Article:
On Friday that happened in part, after the state General Assembly approved some $600 million in MAP funding. Crain’s Chicago business reported that Gov. Bruce Rauner has signaled his intention to sign that legislation.

That would return the $1.2 million to Triton’s coffers, easing, but not solving, the problem.

Sullivan, who noted that there is a projected $6.85 million gap in FY2017, said the board and administration have met with the seven unionized college bargaining units, and two non-union employee groups.

Sullivan said that while the negotiations are still in process, “I personally have been very encouraged by the meetings. We’ve had some fruitful discussions.”

He characterized all the parties involved as being “committed to working together.”

Sullivan did not mention that, despite the severe budget crunch, Triton has hired the former president of the faculty union to fill a newly created position this fall, at a reported $185,000 annually.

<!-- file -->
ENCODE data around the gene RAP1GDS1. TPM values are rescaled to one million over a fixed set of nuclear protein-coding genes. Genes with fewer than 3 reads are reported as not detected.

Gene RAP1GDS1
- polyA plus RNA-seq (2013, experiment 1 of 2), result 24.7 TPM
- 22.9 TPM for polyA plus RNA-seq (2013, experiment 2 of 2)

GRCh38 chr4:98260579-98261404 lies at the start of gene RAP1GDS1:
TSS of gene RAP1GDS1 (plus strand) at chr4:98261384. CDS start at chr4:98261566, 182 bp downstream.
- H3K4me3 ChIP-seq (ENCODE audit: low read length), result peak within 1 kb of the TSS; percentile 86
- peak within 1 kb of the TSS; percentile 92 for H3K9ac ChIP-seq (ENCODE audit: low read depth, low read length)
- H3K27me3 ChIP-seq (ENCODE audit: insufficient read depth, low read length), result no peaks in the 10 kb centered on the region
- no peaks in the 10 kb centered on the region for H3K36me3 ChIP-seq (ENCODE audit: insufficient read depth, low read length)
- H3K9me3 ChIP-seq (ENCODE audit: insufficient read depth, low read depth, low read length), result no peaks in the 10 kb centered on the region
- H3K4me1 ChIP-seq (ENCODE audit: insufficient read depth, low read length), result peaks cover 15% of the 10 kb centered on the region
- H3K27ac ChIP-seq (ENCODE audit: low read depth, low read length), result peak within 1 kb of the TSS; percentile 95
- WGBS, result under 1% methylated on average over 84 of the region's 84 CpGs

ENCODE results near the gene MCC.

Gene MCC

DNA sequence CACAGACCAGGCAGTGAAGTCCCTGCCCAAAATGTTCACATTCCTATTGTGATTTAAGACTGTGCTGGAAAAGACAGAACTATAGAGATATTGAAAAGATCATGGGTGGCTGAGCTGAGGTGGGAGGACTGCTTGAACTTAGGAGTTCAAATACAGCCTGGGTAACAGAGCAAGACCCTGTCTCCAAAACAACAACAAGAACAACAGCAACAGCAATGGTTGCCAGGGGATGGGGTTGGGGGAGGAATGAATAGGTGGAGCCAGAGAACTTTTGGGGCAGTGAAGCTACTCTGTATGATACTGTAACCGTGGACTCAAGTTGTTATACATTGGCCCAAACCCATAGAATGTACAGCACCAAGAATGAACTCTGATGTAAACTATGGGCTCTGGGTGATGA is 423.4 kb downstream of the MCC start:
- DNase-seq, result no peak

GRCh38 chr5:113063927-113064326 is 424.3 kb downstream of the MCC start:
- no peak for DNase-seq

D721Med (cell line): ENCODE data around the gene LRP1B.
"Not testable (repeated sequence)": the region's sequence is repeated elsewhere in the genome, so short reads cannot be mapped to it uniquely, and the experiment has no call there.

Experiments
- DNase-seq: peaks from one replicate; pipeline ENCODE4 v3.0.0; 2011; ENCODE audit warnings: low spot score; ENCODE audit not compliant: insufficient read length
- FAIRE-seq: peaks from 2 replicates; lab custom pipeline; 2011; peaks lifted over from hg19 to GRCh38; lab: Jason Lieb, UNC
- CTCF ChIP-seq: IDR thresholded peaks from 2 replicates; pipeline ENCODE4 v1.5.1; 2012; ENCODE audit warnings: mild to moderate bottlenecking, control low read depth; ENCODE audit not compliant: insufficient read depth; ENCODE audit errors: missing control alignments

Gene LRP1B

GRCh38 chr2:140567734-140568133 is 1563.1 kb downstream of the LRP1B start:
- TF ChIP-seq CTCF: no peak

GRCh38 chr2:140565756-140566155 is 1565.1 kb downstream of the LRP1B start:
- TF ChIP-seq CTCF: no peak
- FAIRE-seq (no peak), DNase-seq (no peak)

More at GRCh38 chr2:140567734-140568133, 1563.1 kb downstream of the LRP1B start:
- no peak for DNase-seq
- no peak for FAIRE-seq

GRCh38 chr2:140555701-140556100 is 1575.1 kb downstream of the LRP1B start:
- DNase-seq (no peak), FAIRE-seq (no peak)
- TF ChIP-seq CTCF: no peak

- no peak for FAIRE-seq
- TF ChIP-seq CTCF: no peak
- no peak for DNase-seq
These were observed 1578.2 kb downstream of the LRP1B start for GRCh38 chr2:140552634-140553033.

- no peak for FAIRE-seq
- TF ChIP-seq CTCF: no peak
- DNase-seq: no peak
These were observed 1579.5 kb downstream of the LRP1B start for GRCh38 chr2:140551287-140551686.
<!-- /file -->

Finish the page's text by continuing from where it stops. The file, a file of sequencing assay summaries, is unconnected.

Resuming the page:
On Tuesday night one public speaker at the board meeting noted to the board that Triton employs 50 administrators and just hired a person to fill the newly created administrative position of “Dean of Education.” The speaker called that move “fiscally irresponsible.”

Triton faculty union president Stu Sikora did not return numerous messages seeking comment, and adjunct faculty union president Bill Justiz was out of town until Monday.

However the Chronicle spoke with one Triton faculty member who asked to remain anonymous for fear of retribution.

“I am definitely concerned about my job due to what is going on at Triton,” the teacher said.

“The chairman has asked the faculty to give up our pay raise.” While noting that the give-back is purportedly temporary, the teacher added, “Nobody trusts that.”

The source also noted that the unions have been warned that in the absence of salary concessions, eight non-tenured Triton teachers will be fired.

Union leaders, the source said, haven’t been encouraging.

“They’ve been clear that there’s only one choice, and that’s to do what (Mark Stephens) wants.”